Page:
5 January 2019

Don't Mess With The Reader: 1 Openings

Oh, Horror! And for all the wrong reasons.
The turn of any year sees me catching up on my reading. Usually I am deep into researching a new project, therefore the content tends to be factual. This year, however, I’ve been reading fiction. Against expectations, this has led to an unreasonable amount of eye-rolling and a fair bit of muttering beneath my breath.

Has my reading been indie fiction? Normally it's my biggest percentage, but this bunch was a mix of mainstream, small press, and indie, and it was the mainstream which made me stare. Were these novels signed off while the editors were on sick leave?

The point, of course, is that the problems I shall focus on in the coming weeks should never have made it as far as a publisher’s editor; they should have been picked up by the agent lauded in the Acknowledgements, better still the author’s beta reader/s before it reached the agent’s desk.

The bottom line is that these problems should have been noticed by the author during the writing, and corrected. It is the author’s name on the cover; it is the author’s responsibility.

To kick off, let’s start at the very beginning, with openings.

The normal system of choosing a novel by a writer unknown to the reader is:
– to be enticed by the cover
– to be intrigued by the back blurb on a paperback or the product description on an ebook
– to decide if the conveying of the fiction suits, to read a few pages

It’s those few pages which make or break a sale. The decision isn’t so much dependent on price, as on the amount of time to be invested reading and whether the reading experience is going to be worth it.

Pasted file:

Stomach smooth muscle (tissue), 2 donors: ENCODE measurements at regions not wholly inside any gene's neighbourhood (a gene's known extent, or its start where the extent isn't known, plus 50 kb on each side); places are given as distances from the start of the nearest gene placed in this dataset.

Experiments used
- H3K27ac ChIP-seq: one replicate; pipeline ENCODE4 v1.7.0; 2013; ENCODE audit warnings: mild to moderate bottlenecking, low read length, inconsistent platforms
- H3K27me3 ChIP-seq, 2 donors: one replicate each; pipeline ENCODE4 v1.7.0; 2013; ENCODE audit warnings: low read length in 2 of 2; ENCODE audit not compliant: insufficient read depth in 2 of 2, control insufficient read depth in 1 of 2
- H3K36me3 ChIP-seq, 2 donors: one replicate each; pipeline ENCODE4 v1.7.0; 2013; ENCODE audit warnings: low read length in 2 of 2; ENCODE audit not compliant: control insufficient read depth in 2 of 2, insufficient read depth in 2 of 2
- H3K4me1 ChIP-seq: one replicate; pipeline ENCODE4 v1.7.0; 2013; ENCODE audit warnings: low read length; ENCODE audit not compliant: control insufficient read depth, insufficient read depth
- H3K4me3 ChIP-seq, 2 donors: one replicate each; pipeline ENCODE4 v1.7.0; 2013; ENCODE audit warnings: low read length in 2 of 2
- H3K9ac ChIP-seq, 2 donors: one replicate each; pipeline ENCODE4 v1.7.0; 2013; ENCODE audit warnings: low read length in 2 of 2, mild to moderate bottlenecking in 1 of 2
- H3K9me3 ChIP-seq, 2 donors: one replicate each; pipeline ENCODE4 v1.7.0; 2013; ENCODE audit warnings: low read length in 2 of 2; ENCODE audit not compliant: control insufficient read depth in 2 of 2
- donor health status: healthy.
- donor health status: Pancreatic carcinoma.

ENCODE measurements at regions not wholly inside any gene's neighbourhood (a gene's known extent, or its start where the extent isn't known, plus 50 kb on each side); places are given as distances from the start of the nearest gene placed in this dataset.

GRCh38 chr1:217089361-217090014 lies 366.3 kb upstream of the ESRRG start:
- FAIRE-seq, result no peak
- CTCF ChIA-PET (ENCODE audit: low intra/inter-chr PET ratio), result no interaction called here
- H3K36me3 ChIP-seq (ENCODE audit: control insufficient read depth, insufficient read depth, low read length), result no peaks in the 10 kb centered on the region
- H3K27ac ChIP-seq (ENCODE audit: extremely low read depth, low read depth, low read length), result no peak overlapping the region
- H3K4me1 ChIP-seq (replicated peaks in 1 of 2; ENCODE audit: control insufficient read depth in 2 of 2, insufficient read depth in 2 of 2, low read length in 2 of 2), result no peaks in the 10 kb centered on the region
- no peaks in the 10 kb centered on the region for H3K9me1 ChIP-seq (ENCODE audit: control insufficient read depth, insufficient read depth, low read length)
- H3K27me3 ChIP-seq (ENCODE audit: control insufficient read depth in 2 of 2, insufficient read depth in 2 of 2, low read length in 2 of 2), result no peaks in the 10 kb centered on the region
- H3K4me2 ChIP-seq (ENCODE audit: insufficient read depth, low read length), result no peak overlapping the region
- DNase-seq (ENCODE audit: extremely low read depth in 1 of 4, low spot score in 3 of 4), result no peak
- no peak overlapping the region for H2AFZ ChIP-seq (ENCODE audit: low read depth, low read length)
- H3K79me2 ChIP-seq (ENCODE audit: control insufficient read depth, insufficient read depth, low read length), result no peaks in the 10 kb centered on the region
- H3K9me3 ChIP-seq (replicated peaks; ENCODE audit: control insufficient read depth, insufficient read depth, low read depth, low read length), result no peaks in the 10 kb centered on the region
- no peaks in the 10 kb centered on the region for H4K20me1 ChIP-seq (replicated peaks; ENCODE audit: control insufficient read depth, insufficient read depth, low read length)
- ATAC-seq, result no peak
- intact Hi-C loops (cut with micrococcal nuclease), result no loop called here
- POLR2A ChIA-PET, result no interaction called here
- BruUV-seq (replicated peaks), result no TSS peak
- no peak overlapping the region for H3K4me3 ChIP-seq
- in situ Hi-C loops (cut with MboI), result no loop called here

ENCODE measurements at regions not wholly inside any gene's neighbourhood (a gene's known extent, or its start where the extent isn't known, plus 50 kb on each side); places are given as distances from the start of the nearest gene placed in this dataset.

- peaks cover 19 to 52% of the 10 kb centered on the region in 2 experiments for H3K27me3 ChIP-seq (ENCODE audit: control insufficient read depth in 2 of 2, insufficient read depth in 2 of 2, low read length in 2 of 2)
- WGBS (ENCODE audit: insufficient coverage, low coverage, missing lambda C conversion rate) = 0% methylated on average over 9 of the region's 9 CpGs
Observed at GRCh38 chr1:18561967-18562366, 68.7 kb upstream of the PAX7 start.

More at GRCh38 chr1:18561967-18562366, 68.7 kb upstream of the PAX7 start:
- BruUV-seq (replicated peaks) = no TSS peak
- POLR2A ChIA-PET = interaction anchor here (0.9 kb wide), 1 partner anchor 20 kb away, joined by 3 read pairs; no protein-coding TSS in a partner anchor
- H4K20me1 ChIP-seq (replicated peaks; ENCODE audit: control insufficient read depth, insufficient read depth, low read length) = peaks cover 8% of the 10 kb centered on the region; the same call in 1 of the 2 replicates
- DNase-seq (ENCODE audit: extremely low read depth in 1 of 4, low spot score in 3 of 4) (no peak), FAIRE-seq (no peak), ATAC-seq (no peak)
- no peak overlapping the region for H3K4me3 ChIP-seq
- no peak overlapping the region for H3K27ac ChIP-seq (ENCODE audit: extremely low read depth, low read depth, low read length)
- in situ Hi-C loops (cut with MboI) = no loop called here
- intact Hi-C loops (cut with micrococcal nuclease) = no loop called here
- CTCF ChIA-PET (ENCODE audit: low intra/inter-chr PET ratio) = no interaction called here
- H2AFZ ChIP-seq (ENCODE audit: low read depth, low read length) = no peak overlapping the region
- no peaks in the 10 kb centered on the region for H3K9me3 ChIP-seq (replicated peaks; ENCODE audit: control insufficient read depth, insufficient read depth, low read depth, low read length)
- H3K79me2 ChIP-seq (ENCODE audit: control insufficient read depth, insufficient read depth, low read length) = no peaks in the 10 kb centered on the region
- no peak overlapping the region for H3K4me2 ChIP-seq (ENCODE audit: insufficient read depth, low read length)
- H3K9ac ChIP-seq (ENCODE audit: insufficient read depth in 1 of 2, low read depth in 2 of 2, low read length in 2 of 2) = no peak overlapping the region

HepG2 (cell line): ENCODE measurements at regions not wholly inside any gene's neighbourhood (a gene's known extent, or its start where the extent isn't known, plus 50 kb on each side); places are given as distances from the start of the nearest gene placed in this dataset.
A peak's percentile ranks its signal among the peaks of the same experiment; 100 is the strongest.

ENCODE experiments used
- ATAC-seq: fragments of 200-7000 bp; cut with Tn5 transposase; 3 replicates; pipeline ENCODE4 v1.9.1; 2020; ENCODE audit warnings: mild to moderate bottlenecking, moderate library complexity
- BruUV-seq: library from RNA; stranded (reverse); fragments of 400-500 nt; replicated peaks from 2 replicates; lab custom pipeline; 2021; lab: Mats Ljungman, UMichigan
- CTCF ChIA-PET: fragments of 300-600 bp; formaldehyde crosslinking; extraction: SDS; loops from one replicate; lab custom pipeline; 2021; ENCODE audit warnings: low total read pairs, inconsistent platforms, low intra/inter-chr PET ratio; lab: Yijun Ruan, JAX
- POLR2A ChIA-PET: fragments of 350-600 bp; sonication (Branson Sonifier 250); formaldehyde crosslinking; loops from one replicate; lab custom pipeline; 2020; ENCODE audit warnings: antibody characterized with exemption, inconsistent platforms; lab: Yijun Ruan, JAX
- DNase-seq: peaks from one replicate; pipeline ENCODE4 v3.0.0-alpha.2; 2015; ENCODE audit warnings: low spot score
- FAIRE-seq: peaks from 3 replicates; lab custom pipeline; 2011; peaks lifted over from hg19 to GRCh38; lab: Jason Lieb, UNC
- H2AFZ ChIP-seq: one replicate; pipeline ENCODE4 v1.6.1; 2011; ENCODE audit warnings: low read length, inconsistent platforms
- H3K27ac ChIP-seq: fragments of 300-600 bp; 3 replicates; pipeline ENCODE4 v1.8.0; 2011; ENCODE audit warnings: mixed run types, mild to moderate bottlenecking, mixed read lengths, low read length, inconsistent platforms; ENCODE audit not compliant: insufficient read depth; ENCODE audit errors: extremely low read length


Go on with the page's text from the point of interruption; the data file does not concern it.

An opening has to achieve four main aims, and near enough in this order:
– set the time
– set the place
– introduce the lead character
– indicate a problem pertinent to the lead character

The first two are about releasing readers from their normal reality and re-anchoring them in the fictional reality. Usually the cover image, and nearly always the blurb, have already pointed the way. How often have you seen an SF novel with a spaceship and planets on the cover? A Historical with people wearing period clothing and using horses for transport?

The lead character might be introduced alone or in a group, in an ambience of calm or of threat, but the writing has to mark him/her/it as the lead. Often this is by making the lead the point of view character, meaning readers are party to the lead’s internal thoughts and no one else’s. 

Make it easy. The reader is settling in to a new reality, picking up from the words used and the structure of the sentences the tone of the story, the atmosphere of the scene, whether the conveyance of the entire novel is going to be told to them and from what distance or shown so as to become an immersive experience. An occasional mismatch can be glossed over later in the book, but not during the opening when the reader can unintentionally be sent in a wrong direction.

So when I read that the named character looks out of a window and sees a car in a street I expect that character to be in my time looking at a modern vehicle in a modern street. Why? Because I’ve not been advised otherwise and it’s what I’m expecting from the cover image. My anchors are in place and I’m investing emotionally in the story. I do not expect to be cast adrift twelve pages later when I find that the time is the 1950s, and the character a mid-teen and not the adult I’d envisaged from the language used. It made me re-scan the opening to find where I’d miss-stepped. When I realised I hadn’t…

Novels have been dumped for less.  As it was, I wished I had dumped it. Certainly, I’ll not be reading another by the author. Make sure that author isn’t you.
Next time: 2 - A Sense of Place

Starting out? Reading A Writer’s Mind… covers everything from plot elements to the use of alliteration, rhythm and subliminal detailing. Paperback or ebook. Gain an insider’s view:

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  1. A useful and informative piece and a warning for all authors. Thabk you, Linda.